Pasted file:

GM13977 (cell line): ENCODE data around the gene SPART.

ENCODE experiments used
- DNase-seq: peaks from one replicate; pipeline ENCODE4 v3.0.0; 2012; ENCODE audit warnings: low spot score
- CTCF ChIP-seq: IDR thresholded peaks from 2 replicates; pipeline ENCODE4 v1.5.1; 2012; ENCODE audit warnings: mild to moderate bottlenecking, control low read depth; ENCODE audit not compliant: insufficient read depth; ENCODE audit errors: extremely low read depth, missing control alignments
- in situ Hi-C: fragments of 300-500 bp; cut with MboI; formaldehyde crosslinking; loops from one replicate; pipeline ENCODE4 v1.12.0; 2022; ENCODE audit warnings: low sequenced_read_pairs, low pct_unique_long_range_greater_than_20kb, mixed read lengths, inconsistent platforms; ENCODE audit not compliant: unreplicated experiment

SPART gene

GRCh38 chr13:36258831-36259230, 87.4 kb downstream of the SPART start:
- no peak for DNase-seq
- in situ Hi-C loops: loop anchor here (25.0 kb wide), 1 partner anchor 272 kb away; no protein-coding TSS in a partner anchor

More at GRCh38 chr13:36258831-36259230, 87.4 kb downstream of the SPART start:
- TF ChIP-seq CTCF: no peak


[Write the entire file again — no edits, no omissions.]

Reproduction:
GM13977 (cell line): ENCODE data around the gene SPART.

ENCODE experiments used
- DNase-seq: peaks from one replicate; pipeline ENCODE4 v3.0.0; 2012; ENCODE audit warnings: low spot score
- CTCF ChIP-seq: IDR thresholded peaks from 2 replicates; pipeline ENCODE4 v1.5.1; 2012; ENCODE audit warnings: mild to moderate bottlenecking, control low read depth; ENCODE audit not compliant: insufficient read depth; ENCODE audit errors: extremely low read depth, missing control alignments
- in situ Hi-C: fragments of 300-500 bp; cut with MboI; formaldehyde crosslinking; loops from one replicate; pipeline ENCODE4 v1.12.0; 2022; ENCODE audit warnings: low sequenced_read_pairs, low pct_unique_long_range_greater_than_20kb, mixed read lengths, inconsistent platforms; ENCODE audit not compliant: unreplicated experiment

SPART gene

GRCh38 chr13:36258831-36259230, 87.4 kb downstream of the SPART start:
- no peak for DNase-seq
- in situ Hi-C loops: loop anchor here (25.0 kb wide), 1 partner anchor 272 kb away; no protein-coding TSS in a partner anchor

More at GRCh38 chr13:36258831-36259230, 87.4 kb downstream of the SPART start:
- TF ChIP-seq CTCF: no peak